Path Sanitization Bypass
In a path sanitization bypass attack, the attacker is able to gain unauthorized access to confidential files within the filesystem of the web server. Sites that do not adequately validate or sanitize user-provided paths are vulnerable to this attack.
This attack entails using some sequence of “dot-dot-slash (../)” within the path portion of the URI to traverse up through the filesystem. The attacker may attempt to read sensitive information contained within or outside the webroot. This vulnerability results from a failure to safely parse user provided paths which allows attackers to escape the intended filesystem context.
The impacts of path sanitization bypass attacks can vary: the attacker may simply get access to the filenames within a directory or get read access to files containing sensitive information. In severe cases in which the user- provided path is used to create new files, this exploit may give write access to the application code or even operating system files, allowing the attacker to take control of the server, or change the site’s behavior completely.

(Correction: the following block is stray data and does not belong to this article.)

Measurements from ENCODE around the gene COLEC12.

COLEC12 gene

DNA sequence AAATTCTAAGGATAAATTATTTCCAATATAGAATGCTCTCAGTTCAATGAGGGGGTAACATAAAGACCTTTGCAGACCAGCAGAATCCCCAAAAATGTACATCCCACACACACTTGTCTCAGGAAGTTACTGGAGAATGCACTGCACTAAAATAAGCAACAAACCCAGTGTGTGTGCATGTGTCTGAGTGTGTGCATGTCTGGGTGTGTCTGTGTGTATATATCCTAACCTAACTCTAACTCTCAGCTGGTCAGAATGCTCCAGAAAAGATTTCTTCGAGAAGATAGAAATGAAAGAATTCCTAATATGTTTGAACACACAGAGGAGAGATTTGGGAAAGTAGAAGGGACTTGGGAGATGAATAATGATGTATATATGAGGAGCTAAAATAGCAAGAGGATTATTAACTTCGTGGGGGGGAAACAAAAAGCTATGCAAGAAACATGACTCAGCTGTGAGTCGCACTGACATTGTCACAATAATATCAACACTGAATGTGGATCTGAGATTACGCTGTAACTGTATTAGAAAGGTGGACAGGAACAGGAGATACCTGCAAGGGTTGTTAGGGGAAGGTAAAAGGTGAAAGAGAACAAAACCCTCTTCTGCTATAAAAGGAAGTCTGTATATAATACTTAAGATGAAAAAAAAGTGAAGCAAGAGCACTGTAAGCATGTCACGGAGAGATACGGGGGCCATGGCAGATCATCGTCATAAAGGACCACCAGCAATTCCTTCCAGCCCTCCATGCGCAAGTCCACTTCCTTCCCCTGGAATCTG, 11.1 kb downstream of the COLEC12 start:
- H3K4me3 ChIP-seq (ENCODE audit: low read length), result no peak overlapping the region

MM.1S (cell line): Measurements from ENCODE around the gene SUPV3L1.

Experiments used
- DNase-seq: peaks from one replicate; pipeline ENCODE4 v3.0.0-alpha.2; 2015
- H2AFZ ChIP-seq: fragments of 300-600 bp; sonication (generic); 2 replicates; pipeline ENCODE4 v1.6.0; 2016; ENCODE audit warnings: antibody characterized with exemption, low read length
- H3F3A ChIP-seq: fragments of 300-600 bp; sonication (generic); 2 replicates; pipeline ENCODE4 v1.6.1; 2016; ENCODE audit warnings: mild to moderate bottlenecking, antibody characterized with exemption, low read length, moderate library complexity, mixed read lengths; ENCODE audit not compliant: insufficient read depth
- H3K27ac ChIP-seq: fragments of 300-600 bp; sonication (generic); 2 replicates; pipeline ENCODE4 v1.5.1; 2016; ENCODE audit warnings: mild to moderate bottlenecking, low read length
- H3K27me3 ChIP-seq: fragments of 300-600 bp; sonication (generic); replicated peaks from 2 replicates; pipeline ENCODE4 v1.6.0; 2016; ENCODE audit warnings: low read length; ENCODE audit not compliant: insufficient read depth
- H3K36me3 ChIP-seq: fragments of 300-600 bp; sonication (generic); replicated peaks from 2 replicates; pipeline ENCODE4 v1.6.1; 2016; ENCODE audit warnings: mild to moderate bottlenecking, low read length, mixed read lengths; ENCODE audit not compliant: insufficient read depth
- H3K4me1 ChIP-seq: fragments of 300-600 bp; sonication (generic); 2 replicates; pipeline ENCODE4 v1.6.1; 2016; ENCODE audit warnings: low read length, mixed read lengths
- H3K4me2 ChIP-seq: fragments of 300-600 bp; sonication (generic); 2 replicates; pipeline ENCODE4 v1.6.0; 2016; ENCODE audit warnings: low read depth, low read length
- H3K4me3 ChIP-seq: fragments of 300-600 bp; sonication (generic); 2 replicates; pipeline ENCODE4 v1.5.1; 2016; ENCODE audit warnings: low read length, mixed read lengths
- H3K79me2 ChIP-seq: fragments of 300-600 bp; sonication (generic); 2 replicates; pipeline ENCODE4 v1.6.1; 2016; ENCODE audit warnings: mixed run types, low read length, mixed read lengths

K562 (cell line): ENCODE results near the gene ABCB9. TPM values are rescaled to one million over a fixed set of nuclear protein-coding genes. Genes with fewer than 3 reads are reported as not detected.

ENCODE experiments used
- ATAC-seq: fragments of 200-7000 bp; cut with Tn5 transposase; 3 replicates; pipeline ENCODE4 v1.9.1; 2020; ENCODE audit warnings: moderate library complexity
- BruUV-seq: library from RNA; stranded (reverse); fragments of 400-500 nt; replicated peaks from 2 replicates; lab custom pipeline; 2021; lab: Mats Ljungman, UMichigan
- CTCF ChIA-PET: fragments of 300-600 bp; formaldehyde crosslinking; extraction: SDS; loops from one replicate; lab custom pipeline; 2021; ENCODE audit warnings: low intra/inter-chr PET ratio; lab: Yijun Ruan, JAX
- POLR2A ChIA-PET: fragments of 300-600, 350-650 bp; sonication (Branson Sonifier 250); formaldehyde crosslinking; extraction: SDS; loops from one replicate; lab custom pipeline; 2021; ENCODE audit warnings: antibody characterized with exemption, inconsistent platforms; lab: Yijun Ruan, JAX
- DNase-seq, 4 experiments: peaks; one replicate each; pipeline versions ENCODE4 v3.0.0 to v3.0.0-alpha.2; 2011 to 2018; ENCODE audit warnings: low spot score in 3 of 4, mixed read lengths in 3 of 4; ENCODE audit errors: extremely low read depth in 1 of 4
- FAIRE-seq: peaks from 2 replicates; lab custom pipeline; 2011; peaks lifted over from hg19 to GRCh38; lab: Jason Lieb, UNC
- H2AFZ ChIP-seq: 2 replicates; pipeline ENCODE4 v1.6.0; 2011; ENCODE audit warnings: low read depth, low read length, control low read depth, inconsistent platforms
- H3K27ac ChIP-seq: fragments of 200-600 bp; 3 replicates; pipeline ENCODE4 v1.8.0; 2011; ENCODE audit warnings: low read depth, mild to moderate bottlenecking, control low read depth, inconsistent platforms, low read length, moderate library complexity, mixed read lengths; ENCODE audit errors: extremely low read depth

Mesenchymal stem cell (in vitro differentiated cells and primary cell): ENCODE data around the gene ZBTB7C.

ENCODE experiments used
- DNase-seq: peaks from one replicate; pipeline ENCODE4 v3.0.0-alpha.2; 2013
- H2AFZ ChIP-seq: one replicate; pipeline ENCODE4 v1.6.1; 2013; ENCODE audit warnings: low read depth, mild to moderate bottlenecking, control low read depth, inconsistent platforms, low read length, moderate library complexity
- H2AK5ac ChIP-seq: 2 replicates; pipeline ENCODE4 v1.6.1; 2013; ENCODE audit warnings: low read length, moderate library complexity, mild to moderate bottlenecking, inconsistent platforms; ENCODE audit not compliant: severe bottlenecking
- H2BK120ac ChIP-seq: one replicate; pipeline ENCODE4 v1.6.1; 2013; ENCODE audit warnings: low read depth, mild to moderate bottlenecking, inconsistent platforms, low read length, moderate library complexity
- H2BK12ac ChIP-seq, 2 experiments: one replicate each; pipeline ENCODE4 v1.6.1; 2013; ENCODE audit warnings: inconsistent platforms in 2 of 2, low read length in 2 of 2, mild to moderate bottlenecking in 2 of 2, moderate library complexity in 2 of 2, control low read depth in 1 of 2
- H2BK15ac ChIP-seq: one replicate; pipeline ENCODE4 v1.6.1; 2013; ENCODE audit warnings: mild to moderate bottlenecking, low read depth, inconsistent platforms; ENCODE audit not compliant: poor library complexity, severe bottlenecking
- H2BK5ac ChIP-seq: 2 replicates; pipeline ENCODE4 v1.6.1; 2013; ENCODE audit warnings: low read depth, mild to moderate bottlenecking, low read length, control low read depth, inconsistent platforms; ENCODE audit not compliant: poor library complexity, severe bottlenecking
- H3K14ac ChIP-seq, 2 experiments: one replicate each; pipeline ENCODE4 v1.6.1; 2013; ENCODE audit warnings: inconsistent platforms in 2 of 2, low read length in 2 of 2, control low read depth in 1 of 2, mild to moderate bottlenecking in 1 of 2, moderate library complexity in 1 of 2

Example 1- Reading a secret file
Eve is a student in CS166 and has access to homework 1 located in
http://cs.brown.edu/1660/students/homework1.pdf. She knows that the solution to homework 1 is stored at
cs.brown.edu/1660/admin/solution1.pdf. However, the server maintains a list of files it should not serve to unauthenticated users, which includes this file. Instead of accessing it directly, she enters
http://cs.brown.edu/1660/student/homeworks/../../admin/solution1.pdf. Because the server fails to properly resolve this path before checking if it points to a confidential file, Eve is able to exfiltrate homework 1’s solutions.
The best way to defend against this attack is to not allow user inputs in the URI to determine file system calls. Furthermore, instead of storing files in the web server’s filesystem, they can be stored in a database that can only be fetched by server-side code. If user inputs are required to fetch files, due to design constraints, the next best option is to properly sanitize the given user input before processing it. This should ensure that the resulting path is contained within the base directory of the web root, and that it only refers to files that the user has access to.
Criteria for Demonstration
Provide the exact input you used to accomplish this attack, as well as the resources in the filesystem that you were able to access.